Day 36 – Sonoma Coast SB to Olema

80km out of 2351km so far

After yesterday’s long ride, we decided not to cover the whole distance to San Fransisco today, but split the ride in two days. We had our breakfast, had a chat with the two families and caught the hilly highway 1.

Campground's beach access

Campground’s beach access

Cycle touring - level advanced

Cycle touring – level advanced

The route was once again windy and hilly. On our right we could see the rocky coastline and the strong oceanic waves. Residencies were becoming more and more frequent, most of them in a 70s northwest modernist architecture. Some of the buildings right by the coastal cliffs, were deemed unsuitable to occupy, due erosion. Despite the relative remoteness, I noticed most of the area is privately owned and all day long I kept seeing ‘no trespassing‘ and ‘Private property‘ signs warning to keep out.

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The collapse of modernism

The collapse of modernism

Endless waves

Endless waves

We stopped at Bodega Bay town for a snack and there we meet Garry and Liz once again. I think it’s the forth time we separate and meet on the road. We continued the rest of the day all five of us. After that point the route left the coast and went a inland. The terrain became a lot easier to ride and the scenery looked much drier all together.

I think I am in American Land

I think I am in American Land

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20km later, the road met the sea again, right by the Bodega Bay it self. The water was much calmer within the narrow bay and the place was full of fishing boats and oyster restaurants. The ride at that point was very easy and enjoyable. The higher class housing, hotels and restaurants made it clear we were getting closer to the big city.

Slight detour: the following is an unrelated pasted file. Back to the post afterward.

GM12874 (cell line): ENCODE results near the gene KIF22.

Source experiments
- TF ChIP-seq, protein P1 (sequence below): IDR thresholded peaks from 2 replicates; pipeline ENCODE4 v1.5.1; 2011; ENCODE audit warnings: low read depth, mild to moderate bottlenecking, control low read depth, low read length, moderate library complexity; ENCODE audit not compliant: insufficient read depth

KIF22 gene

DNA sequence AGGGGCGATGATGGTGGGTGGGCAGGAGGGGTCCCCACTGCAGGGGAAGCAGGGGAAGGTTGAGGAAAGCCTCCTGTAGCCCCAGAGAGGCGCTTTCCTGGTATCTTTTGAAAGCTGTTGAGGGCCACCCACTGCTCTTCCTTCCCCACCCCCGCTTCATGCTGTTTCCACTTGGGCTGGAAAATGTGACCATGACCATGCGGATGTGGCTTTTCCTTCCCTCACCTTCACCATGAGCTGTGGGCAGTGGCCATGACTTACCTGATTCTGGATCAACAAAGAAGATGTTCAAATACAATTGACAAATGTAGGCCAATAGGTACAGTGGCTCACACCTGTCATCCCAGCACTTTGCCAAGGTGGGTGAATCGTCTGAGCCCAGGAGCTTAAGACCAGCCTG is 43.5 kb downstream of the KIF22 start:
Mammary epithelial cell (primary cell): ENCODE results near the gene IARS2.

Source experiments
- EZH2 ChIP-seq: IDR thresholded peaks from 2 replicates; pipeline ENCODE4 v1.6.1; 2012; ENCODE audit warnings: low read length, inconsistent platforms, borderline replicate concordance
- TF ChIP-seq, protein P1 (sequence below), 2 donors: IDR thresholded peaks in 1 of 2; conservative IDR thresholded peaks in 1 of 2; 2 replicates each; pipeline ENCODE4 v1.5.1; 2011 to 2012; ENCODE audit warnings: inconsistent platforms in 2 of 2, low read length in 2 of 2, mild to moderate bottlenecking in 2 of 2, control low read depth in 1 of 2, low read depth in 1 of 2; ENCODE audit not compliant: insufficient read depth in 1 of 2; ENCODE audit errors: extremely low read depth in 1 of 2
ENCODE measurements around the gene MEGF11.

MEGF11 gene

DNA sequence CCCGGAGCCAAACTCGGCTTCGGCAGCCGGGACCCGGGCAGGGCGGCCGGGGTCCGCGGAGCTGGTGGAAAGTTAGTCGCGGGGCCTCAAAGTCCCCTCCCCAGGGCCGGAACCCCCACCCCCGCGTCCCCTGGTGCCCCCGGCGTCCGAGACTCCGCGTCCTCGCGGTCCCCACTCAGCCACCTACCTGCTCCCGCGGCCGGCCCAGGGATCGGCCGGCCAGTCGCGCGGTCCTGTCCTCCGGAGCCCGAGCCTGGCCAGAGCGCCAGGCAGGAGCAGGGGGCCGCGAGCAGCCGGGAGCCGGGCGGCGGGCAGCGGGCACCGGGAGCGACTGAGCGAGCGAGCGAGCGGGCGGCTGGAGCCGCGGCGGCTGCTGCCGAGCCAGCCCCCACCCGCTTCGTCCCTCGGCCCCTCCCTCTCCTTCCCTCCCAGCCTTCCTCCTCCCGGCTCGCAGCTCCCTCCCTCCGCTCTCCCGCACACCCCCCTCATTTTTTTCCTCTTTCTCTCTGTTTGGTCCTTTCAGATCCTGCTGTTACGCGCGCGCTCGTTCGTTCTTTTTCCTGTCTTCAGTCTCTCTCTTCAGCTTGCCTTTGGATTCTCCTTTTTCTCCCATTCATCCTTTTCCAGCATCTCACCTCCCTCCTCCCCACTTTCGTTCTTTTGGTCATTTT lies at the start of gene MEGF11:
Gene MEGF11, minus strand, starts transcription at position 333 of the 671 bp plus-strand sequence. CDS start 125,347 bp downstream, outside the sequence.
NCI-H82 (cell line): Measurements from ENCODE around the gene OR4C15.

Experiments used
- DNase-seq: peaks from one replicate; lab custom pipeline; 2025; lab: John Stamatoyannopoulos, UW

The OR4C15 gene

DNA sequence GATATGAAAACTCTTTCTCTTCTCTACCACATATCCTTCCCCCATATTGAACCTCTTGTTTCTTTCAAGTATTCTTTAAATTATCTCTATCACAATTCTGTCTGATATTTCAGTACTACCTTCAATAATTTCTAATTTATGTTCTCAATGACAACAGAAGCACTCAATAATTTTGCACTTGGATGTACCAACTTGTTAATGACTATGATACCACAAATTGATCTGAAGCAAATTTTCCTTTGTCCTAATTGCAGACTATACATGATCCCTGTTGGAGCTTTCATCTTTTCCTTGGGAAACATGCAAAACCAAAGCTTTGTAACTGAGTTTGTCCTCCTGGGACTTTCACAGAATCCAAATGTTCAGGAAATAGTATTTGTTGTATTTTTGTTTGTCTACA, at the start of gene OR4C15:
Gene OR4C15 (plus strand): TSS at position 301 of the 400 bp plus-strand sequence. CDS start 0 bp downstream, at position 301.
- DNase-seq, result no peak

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We stopped at Point Reyes for lunch and bike shop supplies. It was still early and I was debating whether to attempt and cover another 60km to get at Mike’s and Krissa’s place at Mill Valley, north of the Golden Gate Bridge. It’s the couple I met during my Rockies trip and they offered me a place to stay for the night. Unfortunately after the massive burrito I had, I felt I would have trouble covering the distance before the sunset. I decided to stick with the group and we cycled for another 20km. Half way through that last section, we entered a bike path running next to a river. It was a very serene ride and a nice way to end the day. The campsite at the Samuel P.Taylor State Park was right at the end of the trail, at a really nice location within the forest. At night a whole family of racoons visited us begging for food. Some of the baby ones were very cute, especially when they were looking us within the hollow tree trunk. We were not convinced though and we all locked our food in the provided cabinets.

The trail leading to the campground

The trail leading to the campground

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